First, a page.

When the first chapter of this prequel to superselling The Hunger Games was released, fans objected to the trilogy’s villain, the president Coriolanus Snow, being the hero. But even after 540 pages, Snow needs another episode to explain him. Popular 18-year-old Coriolanus becomes (64 years before the first book) a mentor in the 10th Hunger Games, the fight-to-the-death reality show sacrificing children. There is no Katniss, of course; Snow’s mentee is Lucy, a scrawny, brave singer of Covey heritage (like gypsies) who steals his heart and the show. There’s also a psychopathic doctor, a righteous friend, the threat of poverty, and Snow’s own ambition in the melange of his motives.
Whereas it was easy to root for Katniss Everdeen, the heroine of the trilogy, as she battled her way through the Games, it’s harder to do the same for Coriolanus, watching safely from the sidelines. He is ruthless and political throughout in his decisions both to help Lucy in the Games and to further his own designs. Could his heart be softened by Lucy? Could his gentle friend, Sejanus, help him on to a different path?
The plot of the novel rests on deception and pretence, its view of humanity bleak; yet Collins’s themes of friendship, betrayal, authority and oppression, as well as the extra layers of lore about mockingjays and Capitol’s history, will please and thrill.
This is a strange novel of two parts — a half-hearted love story between Lucy and Coriolanus as she enters the games, and the aftermath when Coriolanus is banished to District 12 to be a Peacekeeper. Coriolanus himself is an oddly curdled character, veering between empathy and ruthless ambition. Unlike the original trilogy, told from arrow-slinging heroine Katniss’s perspective, it’s not clear who we are supposed to be rooting for here, while the action of the Games is mostly played out from the perspective of a television viewer rather than on the ground of the arena. Coriolanus wrestles with his ambition, his loyalty to the Capitol and his affection for Lucy (‘‘He knew this would be easier if he wasn’t such an exceptional person,” he thinks, pompously) building to a strangely brutal conclusion.
The books and films of The Hunger Games franchise are a global phenomenon, and this prequel is undoubtedly one of the most anticipated YA books of recent years. The action begins 64 years before the events of the original trilogy, on the morning of the "reaping" of the 10th Hunger Games. No proof yet, but the revelation that it is the origin story of villainous president Coriolanus Snow has surprised fans. The hefty price point reflects the likely crossover into an adult readership.
As in the trilogy, the descriptions of the Games themselves — scenes in which blameless teenagers poison, beat, stab, trident and ax each other to death while adults debate tactics from afar — are hard to read but hard to turn away from. This is violence porn. It is disturbing that we find it so compelling. It also means that the book inevitably loses some of its propulsive bite when the Games end and the action moves out of the Capitol. Parts of the last fourth of the novel feel flat and desultory after the excitement we have just been through...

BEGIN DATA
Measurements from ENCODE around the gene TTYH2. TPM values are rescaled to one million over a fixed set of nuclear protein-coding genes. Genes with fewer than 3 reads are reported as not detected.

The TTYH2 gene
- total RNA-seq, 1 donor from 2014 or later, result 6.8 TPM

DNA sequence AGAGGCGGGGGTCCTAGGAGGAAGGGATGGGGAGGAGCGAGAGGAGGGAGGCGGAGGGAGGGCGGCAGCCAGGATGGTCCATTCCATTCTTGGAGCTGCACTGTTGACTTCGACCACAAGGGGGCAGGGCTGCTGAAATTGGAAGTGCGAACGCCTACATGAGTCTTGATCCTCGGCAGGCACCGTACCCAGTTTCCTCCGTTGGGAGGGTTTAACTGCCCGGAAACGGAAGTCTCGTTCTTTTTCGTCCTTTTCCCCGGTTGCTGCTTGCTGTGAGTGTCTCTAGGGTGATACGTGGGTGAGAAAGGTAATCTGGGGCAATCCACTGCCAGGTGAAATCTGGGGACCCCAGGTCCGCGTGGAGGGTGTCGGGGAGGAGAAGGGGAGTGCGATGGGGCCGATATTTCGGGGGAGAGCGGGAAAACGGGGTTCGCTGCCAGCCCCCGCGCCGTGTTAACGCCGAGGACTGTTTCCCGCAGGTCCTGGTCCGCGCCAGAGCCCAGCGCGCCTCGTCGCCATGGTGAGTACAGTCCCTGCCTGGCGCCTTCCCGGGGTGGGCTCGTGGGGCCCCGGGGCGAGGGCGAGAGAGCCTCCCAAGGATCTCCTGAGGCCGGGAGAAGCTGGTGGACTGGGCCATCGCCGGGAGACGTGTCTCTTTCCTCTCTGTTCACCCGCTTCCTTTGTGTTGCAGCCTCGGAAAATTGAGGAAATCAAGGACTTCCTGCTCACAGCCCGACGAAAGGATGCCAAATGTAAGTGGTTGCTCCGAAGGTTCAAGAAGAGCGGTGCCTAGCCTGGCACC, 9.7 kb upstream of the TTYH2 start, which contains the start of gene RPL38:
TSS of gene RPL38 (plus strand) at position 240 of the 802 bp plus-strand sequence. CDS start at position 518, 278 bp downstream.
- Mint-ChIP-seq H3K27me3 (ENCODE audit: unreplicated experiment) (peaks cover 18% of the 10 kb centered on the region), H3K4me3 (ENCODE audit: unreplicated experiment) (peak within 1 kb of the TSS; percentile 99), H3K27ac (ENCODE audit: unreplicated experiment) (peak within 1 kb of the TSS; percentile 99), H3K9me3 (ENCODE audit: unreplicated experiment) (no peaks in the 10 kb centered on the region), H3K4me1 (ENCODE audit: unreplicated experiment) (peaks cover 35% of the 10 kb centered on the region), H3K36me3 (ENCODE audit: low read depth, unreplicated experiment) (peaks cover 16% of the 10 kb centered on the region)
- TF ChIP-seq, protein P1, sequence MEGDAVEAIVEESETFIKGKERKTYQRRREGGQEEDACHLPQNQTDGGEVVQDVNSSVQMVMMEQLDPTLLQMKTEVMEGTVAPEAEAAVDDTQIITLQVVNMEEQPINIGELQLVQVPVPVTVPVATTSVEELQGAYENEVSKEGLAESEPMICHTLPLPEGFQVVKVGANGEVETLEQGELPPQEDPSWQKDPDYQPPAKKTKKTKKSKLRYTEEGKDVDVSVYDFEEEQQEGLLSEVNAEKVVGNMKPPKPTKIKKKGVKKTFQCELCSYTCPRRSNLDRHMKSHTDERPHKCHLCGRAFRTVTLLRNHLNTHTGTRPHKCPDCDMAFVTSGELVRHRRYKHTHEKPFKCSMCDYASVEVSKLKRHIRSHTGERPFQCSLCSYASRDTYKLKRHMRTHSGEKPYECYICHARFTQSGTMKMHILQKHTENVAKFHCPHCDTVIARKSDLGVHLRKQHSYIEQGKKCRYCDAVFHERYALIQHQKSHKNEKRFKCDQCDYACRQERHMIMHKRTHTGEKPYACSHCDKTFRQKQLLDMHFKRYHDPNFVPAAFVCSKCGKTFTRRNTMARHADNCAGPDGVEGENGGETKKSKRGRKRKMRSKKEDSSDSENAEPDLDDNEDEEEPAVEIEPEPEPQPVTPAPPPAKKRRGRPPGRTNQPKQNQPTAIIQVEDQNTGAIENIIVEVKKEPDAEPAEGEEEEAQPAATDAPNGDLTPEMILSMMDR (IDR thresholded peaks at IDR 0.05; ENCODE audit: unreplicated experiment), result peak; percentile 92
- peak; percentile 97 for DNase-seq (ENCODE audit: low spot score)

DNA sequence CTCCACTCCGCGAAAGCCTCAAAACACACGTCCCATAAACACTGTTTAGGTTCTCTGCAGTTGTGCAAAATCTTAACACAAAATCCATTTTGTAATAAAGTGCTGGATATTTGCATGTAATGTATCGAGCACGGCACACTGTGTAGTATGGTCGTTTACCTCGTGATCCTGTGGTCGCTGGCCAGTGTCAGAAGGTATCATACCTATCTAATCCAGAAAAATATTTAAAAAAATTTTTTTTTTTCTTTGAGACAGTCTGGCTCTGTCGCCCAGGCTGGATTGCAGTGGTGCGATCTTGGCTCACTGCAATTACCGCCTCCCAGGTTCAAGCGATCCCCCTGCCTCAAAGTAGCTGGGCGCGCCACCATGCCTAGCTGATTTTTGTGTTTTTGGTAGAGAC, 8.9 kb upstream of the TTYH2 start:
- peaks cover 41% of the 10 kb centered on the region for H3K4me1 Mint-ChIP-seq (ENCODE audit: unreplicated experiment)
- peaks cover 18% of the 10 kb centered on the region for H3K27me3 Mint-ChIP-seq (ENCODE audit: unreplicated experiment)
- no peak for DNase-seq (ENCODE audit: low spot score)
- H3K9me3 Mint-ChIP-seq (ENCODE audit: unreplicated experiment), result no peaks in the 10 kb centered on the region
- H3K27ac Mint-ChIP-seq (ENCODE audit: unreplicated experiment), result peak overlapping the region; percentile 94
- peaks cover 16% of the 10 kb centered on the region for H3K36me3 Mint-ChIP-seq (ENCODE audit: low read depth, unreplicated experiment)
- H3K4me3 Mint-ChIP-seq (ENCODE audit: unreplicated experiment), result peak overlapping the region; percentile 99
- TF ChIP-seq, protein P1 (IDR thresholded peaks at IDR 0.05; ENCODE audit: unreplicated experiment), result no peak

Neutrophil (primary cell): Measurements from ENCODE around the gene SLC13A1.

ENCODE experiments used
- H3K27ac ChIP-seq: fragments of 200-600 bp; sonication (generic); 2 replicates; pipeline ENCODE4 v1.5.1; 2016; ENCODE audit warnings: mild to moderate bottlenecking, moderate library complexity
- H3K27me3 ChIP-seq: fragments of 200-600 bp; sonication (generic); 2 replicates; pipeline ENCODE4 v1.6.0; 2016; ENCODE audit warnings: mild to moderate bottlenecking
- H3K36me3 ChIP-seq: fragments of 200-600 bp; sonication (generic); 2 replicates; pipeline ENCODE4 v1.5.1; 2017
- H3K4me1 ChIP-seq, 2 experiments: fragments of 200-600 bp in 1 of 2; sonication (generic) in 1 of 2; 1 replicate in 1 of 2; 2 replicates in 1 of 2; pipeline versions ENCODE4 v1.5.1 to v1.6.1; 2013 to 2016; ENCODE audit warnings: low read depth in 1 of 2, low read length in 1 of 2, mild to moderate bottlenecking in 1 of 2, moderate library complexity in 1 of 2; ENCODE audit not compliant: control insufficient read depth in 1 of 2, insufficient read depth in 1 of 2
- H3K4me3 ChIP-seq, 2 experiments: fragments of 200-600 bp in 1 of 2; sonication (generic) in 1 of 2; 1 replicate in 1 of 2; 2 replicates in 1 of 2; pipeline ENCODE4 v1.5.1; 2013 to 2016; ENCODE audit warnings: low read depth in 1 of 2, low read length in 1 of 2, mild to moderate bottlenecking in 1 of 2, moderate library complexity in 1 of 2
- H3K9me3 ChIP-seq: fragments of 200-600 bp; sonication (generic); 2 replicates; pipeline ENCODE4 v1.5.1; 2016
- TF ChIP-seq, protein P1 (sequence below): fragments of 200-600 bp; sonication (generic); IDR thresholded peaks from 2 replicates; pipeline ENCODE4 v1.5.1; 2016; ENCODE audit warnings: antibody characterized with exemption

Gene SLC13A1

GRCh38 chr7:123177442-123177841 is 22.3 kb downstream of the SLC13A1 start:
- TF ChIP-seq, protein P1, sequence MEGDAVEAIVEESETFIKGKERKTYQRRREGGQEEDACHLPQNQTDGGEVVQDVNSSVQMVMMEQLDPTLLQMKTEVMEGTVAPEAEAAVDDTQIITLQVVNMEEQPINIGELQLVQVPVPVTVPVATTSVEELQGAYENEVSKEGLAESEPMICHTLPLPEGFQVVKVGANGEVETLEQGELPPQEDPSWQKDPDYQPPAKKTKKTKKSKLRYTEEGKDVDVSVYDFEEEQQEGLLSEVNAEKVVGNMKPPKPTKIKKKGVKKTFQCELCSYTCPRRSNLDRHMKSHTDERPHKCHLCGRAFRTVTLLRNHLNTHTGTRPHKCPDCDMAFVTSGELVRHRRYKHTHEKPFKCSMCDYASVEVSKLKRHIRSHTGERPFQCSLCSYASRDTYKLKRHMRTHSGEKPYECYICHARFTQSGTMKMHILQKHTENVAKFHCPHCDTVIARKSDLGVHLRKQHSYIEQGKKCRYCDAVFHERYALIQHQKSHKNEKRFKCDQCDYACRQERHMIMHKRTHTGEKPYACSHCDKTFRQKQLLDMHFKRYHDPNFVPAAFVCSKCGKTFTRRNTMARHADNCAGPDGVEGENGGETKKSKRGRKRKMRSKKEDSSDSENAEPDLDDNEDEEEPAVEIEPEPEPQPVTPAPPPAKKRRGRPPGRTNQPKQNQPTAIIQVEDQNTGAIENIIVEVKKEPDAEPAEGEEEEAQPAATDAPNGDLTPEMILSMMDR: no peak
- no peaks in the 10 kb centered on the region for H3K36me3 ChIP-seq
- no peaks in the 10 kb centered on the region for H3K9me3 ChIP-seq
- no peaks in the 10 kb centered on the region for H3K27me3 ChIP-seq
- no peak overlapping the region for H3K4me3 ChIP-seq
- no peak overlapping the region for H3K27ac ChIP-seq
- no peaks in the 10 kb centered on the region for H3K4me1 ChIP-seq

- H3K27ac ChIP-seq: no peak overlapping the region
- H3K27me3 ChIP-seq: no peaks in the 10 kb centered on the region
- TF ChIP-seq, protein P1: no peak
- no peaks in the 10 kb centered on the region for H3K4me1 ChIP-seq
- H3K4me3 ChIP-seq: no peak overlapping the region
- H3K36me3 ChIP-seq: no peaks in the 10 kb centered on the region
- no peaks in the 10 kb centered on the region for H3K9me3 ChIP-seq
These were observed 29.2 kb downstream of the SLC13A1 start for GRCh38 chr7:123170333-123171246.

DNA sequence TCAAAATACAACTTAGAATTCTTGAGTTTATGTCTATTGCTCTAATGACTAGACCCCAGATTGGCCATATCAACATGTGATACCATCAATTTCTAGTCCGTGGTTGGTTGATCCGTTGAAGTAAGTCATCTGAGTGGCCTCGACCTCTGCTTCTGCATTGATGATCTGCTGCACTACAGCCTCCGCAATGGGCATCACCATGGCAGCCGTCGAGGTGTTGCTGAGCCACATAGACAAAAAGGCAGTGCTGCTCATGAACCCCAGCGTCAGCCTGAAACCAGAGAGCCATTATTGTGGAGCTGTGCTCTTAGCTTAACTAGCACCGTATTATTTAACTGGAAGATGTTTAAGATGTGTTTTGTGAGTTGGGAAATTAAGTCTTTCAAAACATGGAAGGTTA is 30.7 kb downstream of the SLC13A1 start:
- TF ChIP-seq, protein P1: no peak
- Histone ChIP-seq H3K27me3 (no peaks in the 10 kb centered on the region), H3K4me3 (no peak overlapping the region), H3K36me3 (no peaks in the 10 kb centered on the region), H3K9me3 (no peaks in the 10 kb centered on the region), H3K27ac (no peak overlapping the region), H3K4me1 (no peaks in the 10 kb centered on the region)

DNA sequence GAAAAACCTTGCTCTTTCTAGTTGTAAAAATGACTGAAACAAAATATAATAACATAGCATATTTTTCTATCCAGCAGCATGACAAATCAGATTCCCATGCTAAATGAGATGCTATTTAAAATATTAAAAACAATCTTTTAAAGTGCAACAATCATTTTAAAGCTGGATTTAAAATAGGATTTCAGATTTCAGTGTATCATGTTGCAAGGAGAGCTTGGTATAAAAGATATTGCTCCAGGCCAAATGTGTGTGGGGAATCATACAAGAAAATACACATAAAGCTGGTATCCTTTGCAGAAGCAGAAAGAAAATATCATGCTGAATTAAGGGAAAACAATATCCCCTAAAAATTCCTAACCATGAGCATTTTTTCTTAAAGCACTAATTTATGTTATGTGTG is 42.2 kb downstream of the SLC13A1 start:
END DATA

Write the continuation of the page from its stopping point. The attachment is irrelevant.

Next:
A Hunger Games without Everdeen might have seemed as peculiar as a Potter without Harry, but it works beautifully, largely thanks to a new character. The clever, charismatic precursor, Lucy Baird Gray, a Covey (a sort of gypsy) who is chosen to represent District 12 in the tenth Games. She is a folk singer of prophetic ballads and has thing about snakes. She is gorgeous, of course, in her late mother’s old rainbow dress (the casting for the film, confirmed by Lionsgate, will be fun)... We discover in the end who drummed up the idea for the Hunger Games tournament to begin with, and Collins leaves us with a cliffhanger that doesn’t just ask politely for another book, it prostrates itself and begs. Please don’t make us wait another decade.
The story that follows is engaging: the formula of the Games themselves provides an engine for creative detail, plot twist and peril. But Coriolanus and his mentee, Lucy Gray, are both pale imitations of Katniss, and the premise on which Collins builds their relationship – their mutual investment in her victory in the Games – is laughable. If they lose, one won’t get free university tuition; the other one will die. Collins is breaking the unbreakable sci-fi rule: however bizarre the world, its characters must behave like real people... What I think Collins intended her readers to take from The Ballad of Songbirds and Snakes is what the trauma of war can do to a person: how it can strip them of their essential humanity. What I took away was that she should stick to plucky heroes and dazzling plot-twists. When it comes to writing the murkiest backwaters of the human psyche, Collins is fathoms out of her depth.